Here is a brief look at the news affecting dairy producers during the second week of November 2023.

Natzke dave
Editor / Progressive Dairy

Digest highlights

House panels says dairy producers need H-2A program

The House Ag Committee’s Agricultural Labor Working Group (ALWG) released an interim report summarizing labor issues facing producers and processors. Co-chaired by U.S. Reps. Rick Crawford (R-Arkansas) and Don Davis (D-North Carolina), the House panel will use the report as a basis for recommendations to reform the H-2A program.

In a chapter on dairy, the report estimates roughly 40% of all U.S. dairy farms have non-family member employees, and about 70% of those workers are immigrant employees. That percentage is expected to increase as dairy operations continue to grow and fewer family members remain on the farm.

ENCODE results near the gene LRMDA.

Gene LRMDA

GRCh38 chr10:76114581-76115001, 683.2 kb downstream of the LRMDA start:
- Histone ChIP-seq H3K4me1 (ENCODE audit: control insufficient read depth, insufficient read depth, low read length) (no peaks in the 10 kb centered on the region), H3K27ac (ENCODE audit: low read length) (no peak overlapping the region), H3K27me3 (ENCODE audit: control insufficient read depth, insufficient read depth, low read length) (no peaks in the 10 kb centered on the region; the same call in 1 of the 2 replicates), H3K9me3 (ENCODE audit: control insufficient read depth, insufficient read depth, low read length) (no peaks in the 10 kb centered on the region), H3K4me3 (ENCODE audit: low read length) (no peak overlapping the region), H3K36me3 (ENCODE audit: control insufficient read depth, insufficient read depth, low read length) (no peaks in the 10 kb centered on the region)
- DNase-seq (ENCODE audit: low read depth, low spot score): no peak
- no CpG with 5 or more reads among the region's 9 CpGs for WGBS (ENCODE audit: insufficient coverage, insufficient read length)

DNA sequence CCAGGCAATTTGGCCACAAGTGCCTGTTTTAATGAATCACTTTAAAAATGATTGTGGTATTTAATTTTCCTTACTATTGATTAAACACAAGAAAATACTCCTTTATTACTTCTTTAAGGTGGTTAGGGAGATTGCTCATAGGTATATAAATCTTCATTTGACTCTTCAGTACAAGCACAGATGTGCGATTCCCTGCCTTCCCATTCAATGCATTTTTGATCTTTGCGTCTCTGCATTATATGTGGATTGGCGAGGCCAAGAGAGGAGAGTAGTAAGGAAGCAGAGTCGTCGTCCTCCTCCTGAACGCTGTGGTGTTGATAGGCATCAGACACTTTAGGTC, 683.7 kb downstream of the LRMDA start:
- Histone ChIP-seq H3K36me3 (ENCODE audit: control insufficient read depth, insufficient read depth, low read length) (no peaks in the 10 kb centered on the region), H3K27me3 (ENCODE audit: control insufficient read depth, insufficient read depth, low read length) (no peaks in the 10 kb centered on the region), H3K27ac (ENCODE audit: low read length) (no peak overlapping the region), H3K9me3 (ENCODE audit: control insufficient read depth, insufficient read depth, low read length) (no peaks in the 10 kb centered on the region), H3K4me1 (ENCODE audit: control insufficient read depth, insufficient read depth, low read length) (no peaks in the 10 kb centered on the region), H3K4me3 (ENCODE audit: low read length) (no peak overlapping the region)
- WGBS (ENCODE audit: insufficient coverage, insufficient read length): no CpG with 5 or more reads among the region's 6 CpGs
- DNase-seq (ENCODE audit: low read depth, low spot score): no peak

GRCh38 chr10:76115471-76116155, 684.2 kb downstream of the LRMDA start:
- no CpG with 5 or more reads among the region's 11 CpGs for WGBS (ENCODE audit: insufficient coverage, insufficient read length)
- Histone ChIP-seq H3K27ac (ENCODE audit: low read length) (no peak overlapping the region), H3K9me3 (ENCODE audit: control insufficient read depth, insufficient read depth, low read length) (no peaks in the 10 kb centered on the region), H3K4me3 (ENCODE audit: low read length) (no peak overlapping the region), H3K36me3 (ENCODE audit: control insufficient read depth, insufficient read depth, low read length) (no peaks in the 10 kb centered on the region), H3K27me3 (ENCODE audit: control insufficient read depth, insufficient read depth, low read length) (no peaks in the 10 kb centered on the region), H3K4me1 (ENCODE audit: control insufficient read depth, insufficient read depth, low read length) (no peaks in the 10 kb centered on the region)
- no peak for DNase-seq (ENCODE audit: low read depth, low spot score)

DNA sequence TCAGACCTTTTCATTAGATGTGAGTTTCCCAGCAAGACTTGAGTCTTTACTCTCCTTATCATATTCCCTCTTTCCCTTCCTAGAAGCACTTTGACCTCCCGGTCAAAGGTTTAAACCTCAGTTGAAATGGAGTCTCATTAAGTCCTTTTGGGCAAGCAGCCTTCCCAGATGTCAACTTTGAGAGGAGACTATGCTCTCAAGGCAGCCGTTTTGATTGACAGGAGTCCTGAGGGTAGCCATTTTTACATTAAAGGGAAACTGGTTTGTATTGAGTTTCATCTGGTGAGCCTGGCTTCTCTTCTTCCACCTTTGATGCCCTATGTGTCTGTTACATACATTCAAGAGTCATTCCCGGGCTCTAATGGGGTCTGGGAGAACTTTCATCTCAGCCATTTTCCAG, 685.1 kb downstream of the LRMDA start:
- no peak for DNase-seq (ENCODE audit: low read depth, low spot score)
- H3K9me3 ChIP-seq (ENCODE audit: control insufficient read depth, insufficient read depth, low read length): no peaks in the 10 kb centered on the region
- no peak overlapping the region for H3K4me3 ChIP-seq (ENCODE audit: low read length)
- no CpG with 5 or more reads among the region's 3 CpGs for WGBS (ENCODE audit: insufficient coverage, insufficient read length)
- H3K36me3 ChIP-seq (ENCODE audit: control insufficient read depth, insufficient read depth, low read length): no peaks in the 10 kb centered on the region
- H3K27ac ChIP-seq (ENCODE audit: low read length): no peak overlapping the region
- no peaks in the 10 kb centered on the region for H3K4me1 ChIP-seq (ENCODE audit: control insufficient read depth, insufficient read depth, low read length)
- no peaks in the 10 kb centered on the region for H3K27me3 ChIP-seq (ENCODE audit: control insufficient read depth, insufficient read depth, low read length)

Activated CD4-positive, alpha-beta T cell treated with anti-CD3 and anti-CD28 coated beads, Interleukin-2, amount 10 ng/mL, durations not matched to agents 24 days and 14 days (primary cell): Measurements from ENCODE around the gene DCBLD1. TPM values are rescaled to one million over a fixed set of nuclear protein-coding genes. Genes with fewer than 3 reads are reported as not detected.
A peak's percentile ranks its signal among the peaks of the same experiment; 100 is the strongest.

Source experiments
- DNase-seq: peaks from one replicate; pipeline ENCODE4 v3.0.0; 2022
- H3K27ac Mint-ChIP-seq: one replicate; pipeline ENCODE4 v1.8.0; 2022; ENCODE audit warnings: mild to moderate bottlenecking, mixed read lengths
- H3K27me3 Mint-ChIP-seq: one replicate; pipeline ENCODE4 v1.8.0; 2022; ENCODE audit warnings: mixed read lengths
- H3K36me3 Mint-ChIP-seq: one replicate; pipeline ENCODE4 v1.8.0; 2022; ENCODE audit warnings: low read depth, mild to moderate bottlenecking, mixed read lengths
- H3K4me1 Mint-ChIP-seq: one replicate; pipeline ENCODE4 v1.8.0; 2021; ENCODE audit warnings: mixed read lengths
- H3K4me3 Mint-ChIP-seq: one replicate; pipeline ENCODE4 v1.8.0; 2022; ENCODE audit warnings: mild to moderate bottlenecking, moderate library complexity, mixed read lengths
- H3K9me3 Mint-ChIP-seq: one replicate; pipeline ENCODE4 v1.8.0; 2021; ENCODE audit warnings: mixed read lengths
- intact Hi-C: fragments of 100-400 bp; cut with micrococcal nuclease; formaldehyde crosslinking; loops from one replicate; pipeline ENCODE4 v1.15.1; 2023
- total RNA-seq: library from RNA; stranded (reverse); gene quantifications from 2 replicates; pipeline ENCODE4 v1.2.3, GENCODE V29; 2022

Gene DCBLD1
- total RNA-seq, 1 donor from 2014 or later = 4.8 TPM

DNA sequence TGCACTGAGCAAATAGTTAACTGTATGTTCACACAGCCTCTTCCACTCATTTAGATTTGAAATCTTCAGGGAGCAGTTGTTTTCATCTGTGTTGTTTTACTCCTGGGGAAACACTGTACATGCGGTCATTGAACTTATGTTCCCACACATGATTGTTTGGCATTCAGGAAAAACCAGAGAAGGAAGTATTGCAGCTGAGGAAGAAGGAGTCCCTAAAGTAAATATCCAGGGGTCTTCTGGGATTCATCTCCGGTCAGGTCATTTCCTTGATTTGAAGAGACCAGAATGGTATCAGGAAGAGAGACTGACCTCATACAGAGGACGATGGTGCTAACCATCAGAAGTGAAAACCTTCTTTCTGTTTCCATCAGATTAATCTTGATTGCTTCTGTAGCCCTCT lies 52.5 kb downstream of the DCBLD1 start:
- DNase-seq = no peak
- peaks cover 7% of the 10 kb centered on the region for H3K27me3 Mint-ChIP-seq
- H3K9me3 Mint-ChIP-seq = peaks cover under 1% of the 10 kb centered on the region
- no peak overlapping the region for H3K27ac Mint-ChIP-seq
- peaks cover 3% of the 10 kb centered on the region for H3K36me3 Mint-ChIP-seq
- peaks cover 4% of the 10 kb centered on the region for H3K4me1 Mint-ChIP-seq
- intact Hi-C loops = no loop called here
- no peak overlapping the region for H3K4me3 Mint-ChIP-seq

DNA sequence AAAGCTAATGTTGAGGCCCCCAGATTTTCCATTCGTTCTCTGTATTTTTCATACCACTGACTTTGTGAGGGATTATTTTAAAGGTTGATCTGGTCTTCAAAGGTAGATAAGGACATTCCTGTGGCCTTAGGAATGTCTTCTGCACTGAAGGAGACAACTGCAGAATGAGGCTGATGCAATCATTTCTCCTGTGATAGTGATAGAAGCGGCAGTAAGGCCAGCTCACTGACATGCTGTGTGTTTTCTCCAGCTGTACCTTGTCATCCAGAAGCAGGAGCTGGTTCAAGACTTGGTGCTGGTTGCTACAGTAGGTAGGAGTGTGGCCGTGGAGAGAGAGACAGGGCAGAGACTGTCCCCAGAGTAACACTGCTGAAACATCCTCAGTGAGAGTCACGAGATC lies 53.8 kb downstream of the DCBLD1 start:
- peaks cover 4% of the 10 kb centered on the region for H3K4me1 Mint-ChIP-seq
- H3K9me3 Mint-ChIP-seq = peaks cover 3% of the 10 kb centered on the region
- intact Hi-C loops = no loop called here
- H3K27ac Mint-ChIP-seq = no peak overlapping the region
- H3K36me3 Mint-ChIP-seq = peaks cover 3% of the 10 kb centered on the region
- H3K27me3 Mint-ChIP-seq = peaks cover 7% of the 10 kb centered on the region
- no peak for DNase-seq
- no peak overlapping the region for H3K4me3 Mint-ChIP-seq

Despite typically paying competitive wages and providing employee benefits, dairy farms are in a decadeslong labor crisis, remaining understaffed and having difficulty finding domestic workers. Unlike many other agricultural sectors, dairy operations cannot use the guest worker H-2A program. While it would not address the domestic labor crisis, allowing dairy producers to use the H-2A program would provide them with access to an employee pool to supplement their workforce, the report notes.


The report can be downloaded from the House Committee on Agriculture website.

USDA ‘baseline’ tables preview dairy markets through 2033